North Atlantic right whale mother and calf, by Gill Braulik under Permit No. 655-1652
Estimated population: 350 to 400
Status: Endangered (IUCN Red List)
Range: East coast of North America from Newfoundland to Florida; a population that existed off Iceland and northern Europe is now thought extinct
Length: 45 to 55 feet
Weight: Up to 70 tons
Life span: Historically, 50 to 70 years; but whales born today have a life expectancy around 15 years, owing in part to ship strikes and entanglements
Age at first breeding: Males unknown, females 9 years
Gestation period: 12-14 months; females give birth every 3 to 6 years
Diet: Plankton, especially copepods, strained through baleen plates in the mouth
Top speed: 10 mph, for brief periods
Diving ability: to 1,000 feet depth, for 40 minutes
The North Atlantic right whale is a large, mostly black whale with whitish patches on the head and belly, no dorsal fin, and a graceful, deeply notched "fluke," or tail. Like blue whales and humpbacks--and unlike killer whales and sperm whales--it has long, mustache-like fringes of baleen instead of teeth, which it uses to strain tiny animals from the water for food. Two blowholes on the top of its head give a distinctive V-shape to a right whale's spout. It is one of the most endangered marine mammals in the world.
North Atlantic right whales spend much of their lives in the cool, productive waters off the northeastern U.S. and Canada. Once a year, pregnant females and a few other members of the population migrate south along the coast to Georgia and Florida. There the females give birth to calves that are 10-15 feet long and weigh around 1.5 tons. Calves drink mother's milk for 8 to 17 months after they are born.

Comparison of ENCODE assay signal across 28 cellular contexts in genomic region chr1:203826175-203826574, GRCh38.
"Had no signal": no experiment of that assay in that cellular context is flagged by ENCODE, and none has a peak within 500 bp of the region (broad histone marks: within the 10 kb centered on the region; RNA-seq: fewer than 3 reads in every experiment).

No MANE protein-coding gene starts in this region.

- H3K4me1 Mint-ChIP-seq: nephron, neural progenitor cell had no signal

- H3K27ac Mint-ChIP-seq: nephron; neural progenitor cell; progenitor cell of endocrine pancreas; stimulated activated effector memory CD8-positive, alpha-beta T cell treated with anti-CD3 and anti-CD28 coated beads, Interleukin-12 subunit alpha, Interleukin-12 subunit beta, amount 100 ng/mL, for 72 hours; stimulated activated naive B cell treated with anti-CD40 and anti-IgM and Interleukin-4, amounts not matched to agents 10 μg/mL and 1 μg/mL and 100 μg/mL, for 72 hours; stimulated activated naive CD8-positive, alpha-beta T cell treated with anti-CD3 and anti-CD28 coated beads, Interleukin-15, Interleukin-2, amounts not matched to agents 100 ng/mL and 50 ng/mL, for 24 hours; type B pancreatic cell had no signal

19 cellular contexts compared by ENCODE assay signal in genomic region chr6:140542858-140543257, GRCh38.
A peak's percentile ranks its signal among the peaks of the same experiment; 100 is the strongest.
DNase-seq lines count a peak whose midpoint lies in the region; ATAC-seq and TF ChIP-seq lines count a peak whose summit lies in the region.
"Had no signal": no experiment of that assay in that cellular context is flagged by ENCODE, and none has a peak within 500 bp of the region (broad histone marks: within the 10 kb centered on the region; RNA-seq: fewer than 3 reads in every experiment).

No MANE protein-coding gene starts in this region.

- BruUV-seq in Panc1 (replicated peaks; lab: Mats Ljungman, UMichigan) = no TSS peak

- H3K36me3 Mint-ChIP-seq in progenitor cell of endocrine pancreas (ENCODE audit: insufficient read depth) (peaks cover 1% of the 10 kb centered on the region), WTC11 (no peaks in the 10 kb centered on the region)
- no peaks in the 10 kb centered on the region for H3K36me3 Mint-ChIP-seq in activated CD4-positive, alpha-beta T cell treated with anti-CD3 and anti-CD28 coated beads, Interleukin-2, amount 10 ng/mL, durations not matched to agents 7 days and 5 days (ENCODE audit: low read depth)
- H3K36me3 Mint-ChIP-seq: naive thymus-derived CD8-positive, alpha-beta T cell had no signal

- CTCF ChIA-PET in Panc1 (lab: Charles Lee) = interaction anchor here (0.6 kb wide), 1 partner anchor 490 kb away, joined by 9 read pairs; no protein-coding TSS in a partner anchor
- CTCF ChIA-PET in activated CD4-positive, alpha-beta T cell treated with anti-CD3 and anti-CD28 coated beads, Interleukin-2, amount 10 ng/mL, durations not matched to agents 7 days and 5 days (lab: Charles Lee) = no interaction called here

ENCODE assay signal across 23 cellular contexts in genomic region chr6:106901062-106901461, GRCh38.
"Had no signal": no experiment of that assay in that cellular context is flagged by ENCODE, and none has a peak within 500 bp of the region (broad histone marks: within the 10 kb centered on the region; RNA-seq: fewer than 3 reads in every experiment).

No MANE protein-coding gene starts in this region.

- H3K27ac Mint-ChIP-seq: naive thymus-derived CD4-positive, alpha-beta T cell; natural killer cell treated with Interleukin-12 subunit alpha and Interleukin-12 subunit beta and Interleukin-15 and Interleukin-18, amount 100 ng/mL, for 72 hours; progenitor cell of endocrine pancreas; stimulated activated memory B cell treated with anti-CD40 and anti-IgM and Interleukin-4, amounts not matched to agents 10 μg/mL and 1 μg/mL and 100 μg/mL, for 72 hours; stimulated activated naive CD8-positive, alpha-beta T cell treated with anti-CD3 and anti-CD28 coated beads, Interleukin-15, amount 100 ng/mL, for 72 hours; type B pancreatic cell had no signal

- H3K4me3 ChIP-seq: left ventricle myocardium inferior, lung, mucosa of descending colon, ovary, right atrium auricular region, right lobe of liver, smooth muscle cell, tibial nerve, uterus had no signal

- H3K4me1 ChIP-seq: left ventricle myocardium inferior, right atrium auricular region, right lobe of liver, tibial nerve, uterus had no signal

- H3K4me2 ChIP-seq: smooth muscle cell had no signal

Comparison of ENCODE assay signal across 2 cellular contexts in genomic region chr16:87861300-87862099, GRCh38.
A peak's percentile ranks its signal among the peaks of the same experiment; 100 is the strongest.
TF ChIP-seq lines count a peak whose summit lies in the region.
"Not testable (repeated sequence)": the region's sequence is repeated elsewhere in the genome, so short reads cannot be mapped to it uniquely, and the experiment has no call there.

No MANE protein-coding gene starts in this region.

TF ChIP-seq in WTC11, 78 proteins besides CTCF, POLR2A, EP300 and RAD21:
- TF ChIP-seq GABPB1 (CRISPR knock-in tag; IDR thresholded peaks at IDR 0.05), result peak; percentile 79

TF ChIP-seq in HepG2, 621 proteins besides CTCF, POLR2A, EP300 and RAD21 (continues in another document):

Large and slow, with thick blubber that yielded lots of oil, the right whale was an early and favorite target of whalers. People hunted them for several centuries, calling them the "right" whales to catch since they remain afloat after they've been killed.
It's unclear how many right whales swam the North Atlantic before whaling began, but by the early twentieth century their numbers were down to a few hundred. In 1935 they received international protection, but in the following 70 years their numbers have failed to bounce back the way some other whale species have. Meanwhile, new hazards continue to claim individuals at a slow but deadly pace. Sadly, most deaths are due to human impacts.
There are two other right whale species in the world: one in the North Pacific (Eubalaena japonica, the North Pacific right whale), where about 100 still live, and another in the Southern Ocean (Eubalaena australis, the southern right whale), where there are about 8,000.